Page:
Chef Crystal Wahpepah

As the​ ​first​ ​Native​ ​American​ ​Indigenous​ ​Chef​ ​to​ ​be​ ​featured​ ​on​ ​Food​ ​Network's​ ​Chopped tv​ ​show​, I proudly serve​ ​authentic​ ​Native​ ​cuisine​ ​based​ ​on​ ​the​ ​​Kickapoo​​ ​heritage, cooking​ ​Native​ ​food​ ​such​ ​as​ ​bison,​ ​vinson​ ​squash,​ ​and​ ​corn​ ​with​ ​recipes​ ​passed​ ​on​ through the generations.


I​ ​grew​ ​up​ ​in​ ​Oakland,​ ​in​ ​the​ ​urban​ ​Native American​ ​community and was​ ​raised​ ​with​ ​fellow​ ​Native​ ​American​ ​people​ ​from​ ​many​ ​different​ ​Tribes​​.​ While I am a member​ ​of​ ​the​ ​​Kickapoo​​ ​tribe​ ​from Oklahoma, ​I​ ​learned how​ ​to​ ​cook​ ​many​ ​styles​ ​of​ ​Native​ ​food​ ​and​ ​know​ ​how​ ​our foods bring​ ​us​ ​together​ ​as​ ​people. I​ ​enjoyed​ ​working​ ​with​ ​my​ ​grandmother​ ​in​ ​her ​kitchen​​​ ​to​ ​learn​ ​our​ ​traditional​ ​food​ ​and to​ ​pass​ ​on​ ​the​ ​knowledge​ ​to​ ​my​ ​children​ ​and​ ​community.​ My​ ​love​ ​for​ ​Native​ ​food began​ ​as​ ​a​ ​young​ ​child.

​I ​successfully​ ​completed​ ​the​ ​Bread​ ​Project​ ​program​ ​in​ ​Oakland​ ​and​ ​went​ to ​La​ ​Cocina​ ​in San​ ​Francisco. My​ ​dream​ ​is​ ​to​ ​make​ ​my​ ​Native​ ​community​ ​and​ ​my​ ​family​ ​and children​ ​proud.​ ​I​ ​received​ ​the​ ​Indigenous​ ​Artist​ ​and​ ​Activist​ ​Award​​,​ ​and​ ​was inducted​ ​into​ ​the​ ​Native​ ​American​ ​Almanac​ ​as​ ​the​ ​first​ ​Native​ ​American​ ​Woman Entrepreneur​ ​Catering​ ​Business​. I hope one​ ​day,​ ​soon, to​ ​open​ ​a​ ​restaurant​ ​in​ ​the​ ​Bay​ ​Area​.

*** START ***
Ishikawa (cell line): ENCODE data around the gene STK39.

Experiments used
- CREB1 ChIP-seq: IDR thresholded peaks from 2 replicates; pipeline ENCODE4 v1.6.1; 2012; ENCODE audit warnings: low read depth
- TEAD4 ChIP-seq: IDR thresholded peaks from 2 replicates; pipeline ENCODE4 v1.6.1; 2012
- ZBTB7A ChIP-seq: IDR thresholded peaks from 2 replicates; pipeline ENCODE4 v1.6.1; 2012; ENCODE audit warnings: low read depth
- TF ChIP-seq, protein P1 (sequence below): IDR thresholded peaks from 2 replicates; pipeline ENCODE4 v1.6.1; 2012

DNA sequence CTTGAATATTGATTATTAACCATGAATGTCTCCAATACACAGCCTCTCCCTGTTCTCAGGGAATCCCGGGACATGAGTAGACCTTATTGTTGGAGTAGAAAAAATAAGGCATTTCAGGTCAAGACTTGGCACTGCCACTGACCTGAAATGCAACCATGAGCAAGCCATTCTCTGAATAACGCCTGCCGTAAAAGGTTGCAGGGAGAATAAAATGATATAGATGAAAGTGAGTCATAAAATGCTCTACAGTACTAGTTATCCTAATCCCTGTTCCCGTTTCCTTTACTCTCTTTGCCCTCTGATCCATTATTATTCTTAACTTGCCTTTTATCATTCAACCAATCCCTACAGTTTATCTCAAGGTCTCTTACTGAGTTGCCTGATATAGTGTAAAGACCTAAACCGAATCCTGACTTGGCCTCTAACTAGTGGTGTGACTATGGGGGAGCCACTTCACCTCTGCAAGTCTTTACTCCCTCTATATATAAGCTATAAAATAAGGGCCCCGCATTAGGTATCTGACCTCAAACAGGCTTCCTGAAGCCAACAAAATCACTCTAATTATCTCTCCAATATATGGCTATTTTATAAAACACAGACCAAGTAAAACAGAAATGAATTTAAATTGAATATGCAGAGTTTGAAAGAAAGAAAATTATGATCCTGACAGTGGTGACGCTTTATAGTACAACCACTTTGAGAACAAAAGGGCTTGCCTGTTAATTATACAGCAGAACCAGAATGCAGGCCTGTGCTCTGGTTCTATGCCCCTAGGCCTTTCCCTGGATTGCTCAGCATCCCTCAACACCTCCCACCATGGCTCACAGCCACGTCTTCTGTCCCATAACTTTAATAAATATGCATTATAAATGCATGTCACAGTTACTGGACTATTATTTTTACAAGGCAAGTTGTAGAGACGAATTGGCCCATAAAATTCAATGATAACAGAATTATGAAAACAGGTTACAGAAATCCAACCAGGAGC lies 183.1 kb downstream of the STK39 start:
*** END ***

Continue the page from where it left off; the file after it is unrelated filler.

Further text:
It is an honor to serve Native cuisine to you. 

~​ ​​Chef​ ​Crystal​ ​Wahpepah



Kickapoo People

The Kickapoo (Kickapoo: Kiikaapoa or Kiikaapoi) are an Algonquian-speaking Native American tribe.  According to the Anishinaabeg, the name "Kickapoo" (Giiwigaabaw in the Anishinaabe language and its Kickapoo cognate Kiwikapawa) means "Stands here and there".


It may have referred to the tribe's migratory patterns.  The name can also mean "wanderer".  This interpretation is contested and generally believed to be a folk etymology.


Today there are three federally recognized Kickapoo tribes in the United States: Kickapoo Tribe of Indians of the Kickapoo Reservation in Kansas, the Kickapoo Tribe of Oklahoma, and the Kickapoo Traditional Tribe of Texas.


The former two groups are politically associated with the Texas band.  Others live in small groups throughout the western United States.  Around 3,000 people claim to be tribal members.  There is also a small community in Douglas, Arizona.  Another band resides in area of Múzquiz, in the Mexican state of Coahuila.